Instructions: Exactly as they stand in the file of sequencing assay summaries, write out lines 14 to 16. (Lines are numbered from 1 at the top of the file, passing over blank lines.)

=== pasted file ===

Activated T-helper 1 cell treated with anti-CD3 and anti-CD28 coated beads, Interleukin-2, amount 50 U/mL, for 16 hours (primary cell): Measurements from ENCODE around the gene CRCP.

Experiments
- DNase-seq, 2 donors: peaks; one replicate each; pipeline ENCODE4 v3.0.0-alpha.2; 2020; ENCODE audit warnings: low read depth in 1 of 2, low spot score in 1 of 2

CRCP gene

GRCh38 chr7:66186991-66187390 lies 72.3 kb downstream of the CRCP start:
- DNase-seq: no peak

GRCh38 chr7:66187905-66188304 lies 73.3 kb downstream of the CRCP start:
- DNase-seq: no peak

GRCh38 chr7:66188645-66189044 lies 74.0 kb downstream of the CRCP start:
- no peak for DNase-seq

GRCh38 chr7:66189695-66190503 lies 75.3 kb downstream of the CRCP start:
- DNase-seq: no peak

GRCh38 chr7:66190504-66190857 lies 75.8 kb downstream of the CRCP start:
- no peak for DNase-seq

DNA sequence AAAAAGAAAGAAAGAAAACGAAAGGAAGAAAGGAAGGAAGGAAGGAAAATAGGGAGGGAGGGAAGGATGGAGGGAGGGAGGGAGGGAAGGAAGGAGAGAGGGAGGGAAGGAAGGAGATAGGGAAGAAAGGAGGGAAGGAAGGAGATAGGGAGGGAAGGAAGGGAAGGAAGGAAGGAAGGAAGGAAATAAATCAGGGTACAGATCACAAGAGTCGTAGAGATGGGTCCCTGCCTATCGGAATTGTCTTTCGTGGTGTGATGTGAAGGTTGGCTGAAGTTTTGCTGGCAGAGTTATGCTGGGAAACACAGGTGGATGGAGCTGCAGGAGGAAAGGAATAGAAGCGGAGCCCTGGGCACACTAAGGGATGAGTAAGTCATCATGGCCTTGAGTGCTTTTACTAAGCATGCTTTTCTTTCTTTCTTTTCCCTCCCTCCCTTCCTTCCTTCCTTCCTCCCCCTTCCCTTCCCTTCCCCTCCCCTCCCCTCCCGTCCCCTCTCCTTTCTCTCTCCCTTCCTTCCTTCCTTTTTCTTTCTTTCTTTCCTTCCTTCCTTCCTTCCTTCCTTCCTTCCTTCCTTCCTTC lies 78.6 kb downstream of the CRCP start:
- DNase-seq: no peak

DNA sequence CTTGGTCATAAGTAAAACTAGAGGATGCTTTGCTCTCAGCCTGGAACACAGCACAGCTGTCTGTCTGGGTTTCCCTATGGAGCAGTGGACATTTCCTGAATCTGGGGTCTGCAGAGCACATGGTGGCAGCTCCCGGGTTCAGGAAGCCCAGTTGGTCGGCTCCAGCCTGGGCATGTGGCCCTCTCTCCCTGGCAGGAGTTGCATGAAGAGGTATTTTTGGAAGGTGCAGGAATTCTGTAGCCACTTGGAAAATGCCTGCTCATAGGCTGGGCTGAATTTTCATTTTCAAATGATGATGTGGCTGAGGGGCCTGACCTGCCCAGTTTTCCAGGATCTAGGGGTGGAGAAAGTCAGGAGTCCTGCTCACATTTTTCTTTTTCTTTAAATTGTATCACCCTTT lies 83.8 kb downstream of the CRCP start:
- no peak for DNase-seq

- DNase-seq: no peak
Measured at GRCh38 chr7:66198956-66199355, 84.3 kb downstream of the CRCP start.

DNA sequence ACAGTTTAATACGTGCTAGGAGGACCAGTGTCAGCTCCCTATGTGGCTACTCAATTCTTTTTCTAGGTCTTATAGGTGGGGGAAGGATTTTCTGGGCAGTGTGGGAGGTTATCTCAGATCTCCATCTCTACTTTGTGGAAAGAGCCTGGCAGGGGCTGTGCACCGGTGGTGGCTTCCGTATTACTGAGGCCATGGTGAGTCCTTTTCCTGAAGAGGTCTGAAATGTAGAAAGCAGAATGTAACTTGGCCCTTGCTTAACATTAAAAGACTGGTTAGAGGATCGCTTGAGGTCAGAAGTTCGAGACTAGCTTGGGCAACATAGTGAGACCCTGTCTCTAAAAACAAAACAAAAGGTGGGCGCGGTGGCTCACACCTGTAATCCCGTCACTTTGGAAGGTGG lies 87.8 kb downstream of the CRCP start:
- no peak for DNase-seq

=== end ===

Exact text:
- no peak for DNase-seq

DNA sequence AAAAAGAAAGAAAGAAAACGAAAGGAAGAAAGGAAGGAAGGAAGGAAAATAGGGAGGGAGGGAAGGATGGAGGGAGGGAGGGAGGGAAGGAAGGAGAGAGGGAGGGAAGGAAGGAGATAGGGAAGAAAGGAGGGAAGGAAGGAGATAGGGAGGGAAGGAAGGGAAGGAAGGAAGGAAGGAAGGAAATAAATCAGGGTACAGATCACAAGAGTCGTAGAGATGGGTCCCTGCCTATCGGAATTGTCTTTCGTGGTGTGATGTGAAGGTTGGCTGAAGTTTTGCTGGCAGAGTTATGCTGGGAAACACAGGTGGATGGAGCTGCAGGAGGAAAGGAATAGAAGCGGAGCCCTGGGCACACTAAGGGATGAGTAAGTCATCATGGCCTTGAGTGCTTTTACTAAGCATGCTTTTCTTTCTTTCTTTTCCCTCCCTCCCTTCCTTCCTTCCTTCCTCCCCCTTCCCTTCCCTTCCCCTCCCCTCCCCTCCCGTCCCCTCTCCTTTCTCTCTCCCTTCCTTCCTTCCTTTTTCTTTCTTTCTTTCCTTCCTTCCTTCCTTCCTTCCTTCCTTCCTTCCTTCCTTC lies 78.6 kb downstream of the CRCP start:
- DNase-seq: no peak